A number of interesting findings in this article
1) Absolute Test Code Coverage isn’t a sufficient predictor of quality
2) Dev Org structure matters more than physical location/distribution
3) Density of Assertions is positively correlated with quality
But most interestingly:
4) TDD generates 60-90% fewer defects, but a 15-35% longer dev cycle
“We picked three development projects under the same senior manager and looked at teams that used TDD and those that didn’t. We collected data from teams working on Visual Studio, Windows, and MSN and also got data from a team at IBM, since the project was a joint study.”
The study and its results were published in a paper entitled Realizing quality improvement through test driven development: results and experiences of four industrial teams, by Nagappan and research colleagues E. Michael Maximilien of the IBM Almaden Research Center; Thirumalesh Bhat, principal software-development lead at Microsoft; and Laurie Williams of North Carolina State University. What the research team found was that the TDD teams produced code that was 60 to 90 percent better in terms of defect density than non-TDD teams. They also discovered that TDD teams took longer to complete their projects — 15 to 35 percent longer.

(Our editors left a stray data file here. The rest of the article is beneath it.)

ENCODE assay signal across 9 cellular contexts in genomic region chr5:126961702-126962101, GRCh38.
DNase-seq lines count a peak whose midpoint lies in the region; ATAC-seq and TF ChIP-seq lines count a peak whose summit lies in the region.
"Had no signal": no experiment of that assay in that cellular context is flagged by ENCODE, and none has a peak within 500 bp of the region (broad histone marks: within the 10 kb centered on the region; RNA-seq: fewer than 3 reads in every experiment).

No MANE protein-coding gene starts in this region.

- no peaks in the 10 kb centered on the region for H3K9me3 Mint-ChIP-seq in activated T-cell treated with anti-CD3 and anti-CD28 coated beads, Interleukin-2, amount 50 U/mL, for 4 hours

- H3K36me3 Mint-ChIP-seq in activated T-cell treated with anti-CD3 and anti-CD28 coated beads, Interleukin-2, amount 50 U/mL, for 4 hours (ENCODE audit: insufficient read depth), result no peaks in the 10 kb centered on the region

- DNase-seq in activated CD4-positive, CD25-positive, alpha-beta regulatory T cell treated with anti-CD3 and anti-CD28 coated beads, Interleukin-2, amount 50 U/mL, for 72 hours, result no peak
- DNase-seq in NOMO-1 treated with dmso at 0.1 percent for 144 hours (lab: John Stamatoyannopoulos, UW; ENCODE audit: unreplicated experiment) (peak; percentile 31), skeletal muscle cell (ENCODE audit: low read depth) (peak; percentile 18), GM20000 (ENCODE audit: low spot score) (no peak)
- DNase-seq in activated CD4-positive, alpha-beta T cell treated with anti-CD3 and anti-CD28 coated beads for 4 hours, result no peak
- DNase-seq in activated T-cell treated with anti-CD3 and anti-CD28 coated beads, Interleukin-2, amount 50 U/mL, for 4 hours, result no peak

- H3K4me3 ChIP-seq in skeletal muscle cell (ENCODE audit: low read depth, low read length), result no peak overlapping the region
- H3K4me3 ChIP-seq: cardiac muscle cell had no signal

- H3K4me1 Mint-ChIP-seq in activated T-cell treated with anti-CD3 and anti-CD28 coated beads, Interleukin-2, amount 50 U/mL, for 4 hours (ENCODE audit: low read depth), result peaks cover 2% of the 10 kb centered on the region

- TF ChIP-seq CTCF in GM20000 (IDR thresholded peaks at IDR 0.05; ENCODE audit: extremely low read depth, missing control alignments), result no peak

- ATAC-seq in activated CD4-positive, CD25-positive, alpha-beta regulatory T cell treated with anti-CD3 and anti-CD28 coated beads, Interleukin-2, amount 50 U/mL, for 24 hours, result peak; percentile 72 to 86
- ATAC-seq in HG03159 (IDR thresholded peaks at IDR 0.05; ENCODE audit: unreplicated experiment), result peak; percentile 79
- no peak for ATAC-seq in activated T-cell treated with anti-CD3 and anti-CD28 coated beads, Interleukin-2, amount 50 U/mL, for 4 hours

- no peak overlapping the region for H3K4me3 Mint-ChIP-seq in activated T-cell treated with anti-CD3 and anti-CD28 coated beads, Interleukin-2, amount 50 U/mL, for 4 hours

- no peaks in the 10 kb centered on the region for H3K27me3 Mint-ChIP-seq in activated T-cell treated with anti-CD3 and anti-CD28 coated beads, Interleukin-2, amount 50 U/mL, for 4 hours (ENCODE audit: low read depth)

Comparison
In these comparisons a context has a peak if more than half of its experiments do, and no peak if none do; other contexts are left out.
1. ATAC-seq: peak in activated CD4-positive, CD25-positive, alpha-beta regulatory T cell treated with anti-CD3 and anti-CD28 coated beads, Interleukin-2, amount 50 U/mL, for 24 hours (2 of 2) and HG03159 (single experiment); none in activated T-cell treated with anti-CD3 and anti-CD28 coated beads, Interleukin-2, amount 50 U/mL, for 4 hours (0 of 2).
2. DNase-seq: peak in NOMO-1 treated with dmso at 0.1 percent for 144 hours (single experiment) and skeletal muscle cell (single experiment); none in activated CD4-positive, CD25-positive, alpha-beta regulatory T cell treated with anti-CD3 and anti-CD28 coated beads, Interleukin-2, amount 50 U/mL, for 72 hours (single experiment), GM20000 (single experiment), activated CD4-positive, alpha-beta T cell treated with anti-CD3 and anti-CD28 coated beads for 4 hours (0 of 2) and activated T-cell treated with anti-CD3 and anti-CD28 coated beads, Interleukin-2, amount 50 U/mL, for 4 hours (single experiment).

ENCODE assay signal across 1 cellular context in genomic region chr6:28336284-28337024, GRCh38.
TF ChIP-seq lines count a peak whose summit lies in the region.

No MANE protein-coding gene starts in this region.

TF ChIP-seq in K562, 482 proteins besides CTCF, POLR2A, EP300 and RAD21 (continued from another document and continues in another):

I’d be interested in digging into that last one a bit: fewer defects are clearly A Good Thing, and will help towards lower costs/higher throughput, as you’re avoiding the Waste of fixing them.
If that comes along with a tendency to increase dev cycle times, then the challenge (a la Mike Rother) is not to view this as a factor for not using TDD, but as a spur for problemsolving on the lead time while sustaining the quality/cost advantage.
My instinctive thought would be to avoid doing it as one big batch and approaching it as a WiP-limited flow. Which I would have thought would be a lesson already learned at Microsoft, given the origins of Kanban in a Software context.